Primary Source

One of the most important Supreme Court decisions in the history of the United States, Dred Scott v. Sandford had tremendous political ramifications during the turbulent period just prior to the Civil War. Dred Scott (born Sam Blow) sued his master John Sanford (Sanford's name was misspelled “Sandford” by the court) for his freedom on the grounds that he had previously resided on free soil. Scott's former master, an army surgeon named John Emerson, had taken him to the state of Illinois, where slavery was outlawed by the state constitution of 1818, and later to Fort Snelling in the Wisconsin Territory (present-day Minnesota), where Congress had prohibited slavery under the Missouri Compromise of 1820. There was precedent for Scott's case; in Rachael v. Walker (1837), the slave of an army officer was freed upon returning to Missouri from Fort Snelling.

The case was argued twice before the Supreme Court in ...

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Karen Backstein

dancer and arts administrator, was born in New York City, the daughter of Julius J. Adams, a journalist who rose to managing editor of the New York Amsterdam News, and Olive A. Adams, an accomplished pianist. Her parents cultivated in her a deep appreciation of the arts, as well as a legacy of social activism that stayed with Adams throughout her life—both during her career as a dancer and after her retirement from the stage, when she helped found community-based arts centers for children in Harlem. The dance writer Muriel Topaz described the Adamses' home as a “center of social and political activity,” and noted that the Global News Syndicate, an organization of black newspapers, was founded in their small apartment (Topaz, 30).

When she was eight years old Adams entered New York s progressive Ethical Culture School an institution dedicated to the moral as well ...

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Michael Bieze

artist, was born in Colquitt County, Georgia, son of John Henry Adams, a former slave and preacher in the Methodist Church, and Mittie Rouse. Many questions surround Adams's early life. While he reported in an Atlanta Constitution article (23 June 1902) that he came from a humble background, his father served parishes throughout Georgia. According to the History of the American Negro and His Institutions (1917), Adams Sr. was a man of accomplishment, leading black Georgians in a colony in Liberia for two years and receiving two honorary doctorates, from Bethany College and Morris Brown University. Educated in Atlanta schools, Adams claimed in the Atlanta Constitution article to have traveled to Philadelphia in the late 1890s to take art classes at the Drexel Institute of Art, Science, and Industry (later Drexel University). Drexel, established in 1891 opened its doors to a diverse student ...

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Toward the end of his long life, the congressman John Quincy Adams (1767–1848), son of John and Abigail Adams, was notorious for his militant stands against slavery and its expansion in the Republic that his parents had helped found. It is possible to argue that he absorbed many of his views from his mother, who told her husband that she had doubts about southerners and their commitment to liberty. On 31 March 1776 Abigail Adams wrote in a letter to her husband,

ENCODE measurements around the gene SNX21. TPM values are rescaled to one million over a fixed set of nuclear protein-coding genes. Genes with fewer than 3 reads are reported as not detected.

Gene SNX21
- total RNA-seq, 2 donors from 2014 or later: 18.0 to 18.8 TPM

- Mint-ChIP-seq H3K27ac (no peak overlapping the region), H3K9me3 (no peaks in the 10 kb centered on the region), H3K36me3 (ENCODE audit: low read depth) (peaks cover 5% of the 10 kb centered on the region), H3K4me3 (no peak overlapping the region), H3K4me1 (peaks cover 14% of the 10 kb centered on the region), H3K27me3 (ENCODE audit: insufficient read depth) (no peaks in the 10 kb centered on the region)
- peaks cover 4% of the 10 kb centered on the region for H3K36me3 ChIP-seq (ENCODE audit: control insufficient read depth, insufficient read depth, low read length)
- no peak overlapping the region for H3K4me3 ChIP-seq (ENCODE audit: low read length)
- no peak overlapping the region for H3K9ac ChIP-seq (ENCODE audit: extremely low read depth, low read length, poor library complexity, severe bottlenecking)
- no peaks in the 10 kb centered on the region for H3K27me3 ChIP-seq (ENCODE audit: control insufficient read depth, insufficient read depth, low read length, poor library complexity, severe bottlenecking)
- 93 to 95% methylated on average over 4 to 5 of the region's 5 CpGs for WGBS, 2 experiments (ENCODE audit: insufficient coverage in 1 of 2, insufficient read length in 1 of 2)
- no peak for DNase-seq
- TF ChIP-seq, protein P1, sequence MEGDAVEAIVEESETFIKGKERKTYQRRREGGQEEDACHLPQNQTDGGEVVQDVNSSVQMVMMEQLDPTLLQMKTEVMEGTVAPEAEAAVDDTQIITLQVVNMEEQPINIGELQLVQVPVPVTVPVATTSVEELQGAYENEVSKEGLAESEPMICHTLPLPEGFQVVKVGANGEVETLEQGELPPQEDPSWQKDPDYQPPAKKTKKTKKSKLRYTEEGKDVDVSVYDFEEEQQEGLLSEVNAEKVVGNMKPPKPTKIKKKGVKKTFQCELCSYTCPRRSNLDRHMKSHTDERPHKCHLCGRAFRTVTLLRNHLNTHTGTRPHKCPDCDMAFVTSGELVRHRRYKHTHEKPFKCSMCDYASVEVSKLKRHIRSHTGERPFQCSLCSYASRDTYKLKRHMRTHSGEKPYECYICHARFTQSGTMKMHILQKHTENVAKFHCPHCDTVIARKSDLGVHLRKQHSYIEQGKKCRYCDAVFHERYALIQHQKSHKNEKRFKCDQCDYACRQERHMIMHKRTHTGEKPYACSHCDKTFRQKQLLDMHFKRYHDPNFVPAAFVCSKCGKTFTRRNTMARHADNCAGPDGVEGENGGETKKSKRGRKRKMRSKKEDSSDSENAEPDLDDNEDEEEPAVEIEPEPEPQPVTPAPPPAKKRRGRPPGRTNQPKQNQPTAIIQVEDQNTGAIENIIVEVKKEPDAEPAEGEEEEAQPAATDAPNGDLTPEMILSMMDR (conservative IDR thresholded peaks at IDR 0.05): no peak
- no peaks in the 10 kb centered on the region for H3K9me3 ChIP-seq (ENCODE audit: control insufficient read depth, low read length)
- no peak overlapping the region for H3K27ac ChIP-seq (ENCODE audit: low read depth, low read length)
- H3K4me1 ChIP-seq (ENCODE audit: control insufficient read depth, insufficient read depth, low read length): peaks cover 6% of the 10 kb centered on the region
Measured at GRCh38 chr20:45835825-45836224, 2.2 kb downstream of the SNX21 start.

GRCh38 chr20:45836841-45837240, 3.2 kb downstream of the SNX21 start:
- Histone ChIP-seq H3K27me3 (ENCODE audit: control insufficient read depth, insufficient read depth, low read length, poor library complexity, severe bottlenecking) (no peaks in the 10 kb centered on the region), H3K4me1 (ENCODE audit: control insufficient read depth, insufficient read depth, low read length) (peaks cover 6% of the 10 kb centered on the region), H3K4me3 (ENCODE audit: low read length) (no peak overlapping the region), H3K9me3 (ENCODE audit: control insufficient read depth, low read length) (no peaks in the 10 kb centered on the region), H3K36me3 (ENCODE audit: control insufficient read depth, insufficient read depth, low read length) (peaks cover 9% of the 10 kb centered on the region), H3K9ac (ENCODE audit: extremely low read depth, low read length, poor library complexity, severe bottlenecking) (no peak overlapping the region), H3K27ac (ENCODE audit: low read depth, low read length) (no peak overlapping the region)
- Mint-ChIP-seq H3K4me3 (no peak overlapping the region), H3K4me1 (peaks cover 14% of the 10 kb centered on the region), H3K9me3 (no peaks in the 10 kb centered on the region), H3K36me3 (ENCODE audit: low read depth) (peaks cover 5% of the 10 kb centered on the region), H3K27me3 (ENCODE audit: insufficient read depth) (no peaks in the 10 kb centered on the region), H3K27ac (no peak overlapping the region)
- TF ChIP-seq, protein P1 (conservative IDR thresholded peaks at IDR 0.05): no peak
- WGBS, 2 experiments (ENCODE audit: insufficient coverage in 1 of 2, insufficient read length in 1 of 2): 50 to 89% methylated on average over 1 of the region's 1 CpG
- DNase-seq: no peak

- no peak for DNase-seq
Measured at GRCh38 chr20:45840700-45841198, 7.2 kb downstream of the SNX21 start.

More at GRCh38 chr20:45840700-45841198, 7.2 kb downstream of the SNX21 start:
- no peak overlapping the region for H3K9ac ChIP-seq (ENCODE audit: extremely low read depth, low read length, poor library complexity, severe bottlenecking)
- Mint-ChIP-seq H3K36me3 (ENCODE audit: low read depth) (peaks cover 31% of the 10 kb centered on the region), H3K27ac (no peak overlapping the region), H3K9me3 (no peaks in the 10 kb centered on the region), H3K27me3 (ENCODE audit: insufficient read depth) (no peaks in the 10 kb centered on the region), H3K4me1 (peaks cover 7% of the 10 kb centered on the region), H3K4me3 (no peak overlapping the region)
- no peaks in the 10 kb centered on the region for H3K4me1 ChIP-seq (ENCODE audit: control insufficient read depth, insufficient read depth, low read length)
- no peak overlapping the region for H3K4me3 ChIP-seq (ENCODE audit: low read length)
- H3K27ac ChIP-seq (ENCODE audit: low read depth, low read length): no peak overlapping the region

I have sometimes been ready to think that passion for liberty cannot be equally strong in the breasts of those who have been accustomed to deprive their fellow creatures of theirs. Of this I am certain, that it is not founded upon that generous and Christian principle of doing unto others as we would that others do unto us.

(Withey, p. 81)

In fact ...

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Robert H. Gudmestad

John Adams was born in Massachusetts in 1735 and grew up in relatively humble circumstances. After graduating from Harvard, he passed the bar and began his legal career. Adams's law practice was steady but unspectacular at a time of growing tension with England. He was a reluctant Revolutionary, even defending the British troops who fired on the crowd for unclear reasons in the Boston Massacre, but served faithfully in the First and Second Continental Congresses. Adams is well known for his insistence on a formal declaration of independence.

He remained in public service as a wartime diplomat to France and Holland and was instrumental in negotiating the treaty that ended the American Revolution. Adams continued his work overseas as ambassador to the English court before returning to the United States, where he was chosen as George Washington s vice president Adams then succeeded Washington as president and faced a ...

Primary Source

Charles Henry Langston (1817–1892) was the first African American enrolled at the Oberlin Collegiate Institute, a hotbed of abolitionist activity in the state of Ohio. Langston used his experience at the school to become a prominent member of the movement, helping to organize the 1848 Colored National Convention in Cleveland, working to promote the antislavery newspaper the North Star, and serving as the principal of a school for African Americans in Columbus. Perhaps his most famous act, however, was the role he played in helping the fugitive slave John Price escape to Canada after he had been arrested by slave catchers, an incident that became known as the Oberlin-Wellington Rescue. Langston was one of two rescuers who were charged with violating the Fugitive Slave Act of 1850. But thanks to his eloquent speech delivered in Cleveland on 12 May 1859, the judge reduced the sentence to twenty days.